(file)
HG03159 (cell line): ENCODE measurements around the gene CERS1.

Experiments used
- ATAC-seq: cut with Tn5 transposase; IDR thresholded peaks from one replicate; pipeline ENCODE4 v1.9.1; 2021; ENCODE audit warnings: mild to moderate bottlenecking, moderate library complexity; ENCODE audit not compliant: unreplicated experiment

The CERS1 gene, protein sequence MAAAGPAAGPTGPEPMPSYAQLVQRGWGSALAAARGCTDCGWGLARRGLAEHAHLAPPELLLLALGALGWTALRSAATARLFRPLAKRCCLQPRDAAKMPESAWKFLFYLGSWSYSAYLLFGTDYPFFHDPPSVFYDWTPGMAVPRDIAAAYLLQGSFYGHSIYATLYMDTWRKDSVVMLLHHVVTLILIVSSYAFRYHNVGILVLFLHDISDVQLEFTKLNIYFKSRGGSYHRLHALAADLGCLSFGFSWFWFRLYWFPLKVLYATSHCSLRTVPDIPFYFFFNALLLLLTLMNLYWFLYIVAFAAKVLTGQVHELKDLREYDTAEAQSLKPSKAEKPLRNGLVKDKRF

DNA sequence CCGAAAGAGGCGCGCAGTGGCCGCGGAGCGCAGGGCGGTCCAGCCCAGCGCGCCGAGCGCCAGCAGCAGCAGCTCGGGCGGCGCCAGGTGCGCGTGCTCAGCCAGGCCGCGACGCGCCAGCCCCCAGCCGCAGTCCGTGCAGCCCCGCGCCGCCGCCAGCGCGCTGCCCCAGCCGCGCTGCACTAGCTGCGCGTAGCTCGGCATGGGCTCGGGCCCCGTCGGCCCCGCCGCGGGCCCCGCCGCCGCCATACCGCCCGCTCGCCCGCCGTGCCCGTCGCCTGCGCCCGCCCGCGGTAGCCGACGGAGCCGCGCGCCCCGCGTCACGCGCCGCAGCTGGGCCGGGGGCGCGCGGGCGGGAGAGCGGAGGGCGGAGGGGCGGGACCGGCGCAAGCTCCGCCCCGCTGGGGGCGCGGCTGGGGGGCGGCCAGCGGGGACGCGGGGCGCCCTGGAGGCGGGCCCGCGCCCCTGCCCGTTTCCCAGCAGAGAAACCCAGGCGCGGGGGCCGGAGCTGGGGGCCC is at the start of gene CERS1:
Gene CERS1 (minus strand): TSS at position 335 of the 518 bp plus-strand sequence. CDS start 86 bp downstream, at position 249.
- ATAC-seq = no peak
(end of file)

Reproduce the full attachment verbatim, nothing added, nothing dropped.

HG03159 (cell line): ENCODE measurements around the gene CERS1.

Experiments used
- ATAC-seq: cut with Tn5 transposase; IDR thresholded peaks from one replicate; pipeline ENCODE4 v1.9.1; 2021; ENCODE audit warnings: mild to moderate bottlenecking, moderate library complexity; ENCODE audit not compliant: unreplicated experiment

The CERS1 gene, protein sequence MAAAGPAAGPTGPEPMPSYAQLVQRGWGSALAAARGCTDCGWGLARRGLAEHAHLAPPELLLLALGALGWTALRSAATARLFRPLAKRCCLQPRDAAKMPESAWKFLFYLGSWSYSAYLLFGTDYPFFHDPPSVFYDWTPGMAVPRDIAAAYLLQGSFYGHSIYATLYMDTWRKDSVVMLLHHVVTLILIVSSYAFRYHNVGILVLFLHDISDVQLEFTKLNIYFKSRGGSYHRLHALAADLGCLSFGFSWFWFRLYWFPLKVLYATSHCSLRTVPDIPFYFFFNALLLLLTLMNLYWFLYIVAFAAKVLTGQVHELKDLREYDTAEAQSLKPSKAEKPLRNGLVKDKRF

DNA sequence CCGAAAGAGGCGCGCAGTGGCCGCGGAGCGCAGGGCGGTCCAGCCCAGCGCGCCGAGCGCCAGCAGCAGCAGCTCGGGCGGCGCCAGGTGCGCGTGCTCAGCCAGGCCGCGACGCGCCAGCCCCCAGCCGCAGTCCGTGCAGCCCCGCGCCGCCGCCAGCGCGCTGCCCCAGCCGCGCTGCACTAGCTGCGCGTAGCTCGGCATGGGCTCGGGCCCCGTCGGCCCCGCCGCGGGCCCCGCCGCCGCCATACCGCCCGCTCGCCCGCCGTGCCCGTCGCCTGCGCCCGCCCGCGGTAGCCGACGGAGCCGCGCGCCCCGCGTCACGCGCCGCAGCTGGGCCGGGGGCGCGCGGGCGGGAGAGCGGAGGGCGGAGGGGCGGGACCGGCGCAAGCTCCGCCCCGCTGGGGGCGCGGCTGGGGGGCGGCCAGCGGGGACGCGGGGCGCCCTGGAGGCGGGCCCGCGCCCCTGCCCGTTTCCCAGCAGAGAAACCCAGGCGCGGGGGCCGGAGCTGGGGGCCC is at the start of gene CERS1:
Gene CERS1 (minus strand): TSS at position 335 of the 518 bp plus-strand sequence. CDS start 86 bp downstream, at position 249.
- ATAC-seq = no peak